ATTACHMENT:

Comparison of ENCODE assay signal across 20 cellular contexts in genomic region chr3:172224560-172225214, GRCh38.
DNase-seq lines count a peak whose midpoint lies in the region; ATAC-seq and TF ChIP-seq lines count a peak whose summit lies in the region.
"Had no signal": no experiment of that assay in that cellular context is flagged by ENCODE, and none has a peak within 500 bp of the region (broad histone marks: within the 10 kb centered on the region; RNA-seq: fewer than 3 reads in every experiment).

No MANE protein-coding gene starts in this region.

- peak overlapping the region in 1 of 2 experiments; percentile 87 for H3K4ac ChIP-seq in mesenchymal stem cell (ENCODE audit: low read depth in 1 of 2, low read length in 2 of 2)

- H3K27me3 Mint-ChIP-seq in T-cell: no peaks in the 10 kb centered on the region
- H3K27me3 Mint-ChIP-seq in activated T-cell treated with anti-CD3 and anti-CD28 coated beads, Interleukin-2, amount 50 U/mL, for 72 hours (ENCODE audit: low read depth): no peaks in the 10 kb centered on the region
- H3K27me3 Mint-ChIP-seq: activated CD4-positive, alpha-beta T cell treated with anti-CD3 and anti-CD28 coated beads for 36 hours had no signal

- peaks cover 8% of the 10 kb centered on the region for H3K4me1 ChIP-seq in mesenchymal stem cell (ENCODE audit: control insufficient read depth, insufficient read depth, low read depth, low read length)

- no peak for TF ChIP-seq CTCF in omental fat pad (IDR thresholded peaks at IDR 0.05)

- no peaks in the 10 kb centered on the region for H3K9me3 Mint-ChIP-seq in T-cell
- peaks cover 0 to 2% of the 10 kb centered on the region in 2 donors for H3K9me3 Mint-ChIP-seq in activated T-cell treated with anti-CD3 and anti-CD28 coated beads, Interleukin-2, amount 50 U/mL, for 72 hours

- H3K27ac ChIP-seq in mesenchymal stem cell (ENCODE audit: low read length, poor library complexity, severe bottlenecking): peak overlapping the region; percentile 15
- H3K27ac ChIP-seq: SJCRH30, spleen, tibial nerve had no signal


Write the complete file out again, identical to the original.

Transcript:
Comparison of ENCODE assay signal across 20 cellular contexts in genomic region chr3:172224560-172225214, GRCh38.
DNase-seq lines count a peak whose midpoint lies in the region; ATAC-seq and TF ChIP-seq lines count a peak whose summit lies in the region.
"Had no signal": no experiment of that assay in that cellular context is flagged by ENCODE, and none has a peak within 500 bp of the region (broad histone marks: within the 10 kb centered on the region; RNA-seq: fewer than 3 reads in every experiment).

No MANE protein-coding gene starts in this region.

- peak overlapping the region in 1 of 2 experiments; percentile 87 for H3K4ac ChIP-seq in mesenchymal stem cell (ENCODE audit: low read depth in 1 of 2, low read length in 2 of 2)

- H3K27me3 Mint-ChIP-seq in T-cell: no peaks in the 10 kb centered on the region
- H3K27me3 Mint-ChIP-seq in activated T-cell treated with anti-CD3 and anti-CD28 coated beads, Interleukin-2, amount 50 U/mL, for 72 hours (ENCODE audit: low read depth): no peaks in the 10 kb centered on the region
- H3K27me3 Mint-ChIP-seq: activated CD4-positive, alpha-beta T cell treated with anti-CD3 and anti-CD28 coated beads for 36 hours had no signal

- peaks cover 8% of the 10 kb centered on the region for H3K4me1 ChIP-seq in mesenchymal stem cell (ENCODE audit: control insufficient read depth, insufficient read depth, low read depth, low read length)

- no peak for TF ChIP-seq CTCF in omental fat pad (IDR thresholded peaks at IDR 0.05)

- no peaks in the 10 kb centered on the region for H3K9me3 Mint-ChIP-seq in T-cell
- peaks cover 0 to 2% of the 10 kb centered on the region in 2 donors for H3K9me3 Mint-ChIP-seq in activated T-cell treated with anti-CD3 and anti-CD28 coated beads, Interleukin-2, amount 50 U/mL, for 72 hours

- H3K27ac ChIP-seq in mesenchymal stem cell (ENCODE audit: low read length, poor library complexity, severe bottlenecking): peak overlapping the region; percentile 15
- H3K27ac ChIP-seq: SJCRH30, spleen, tibial nerve had no signal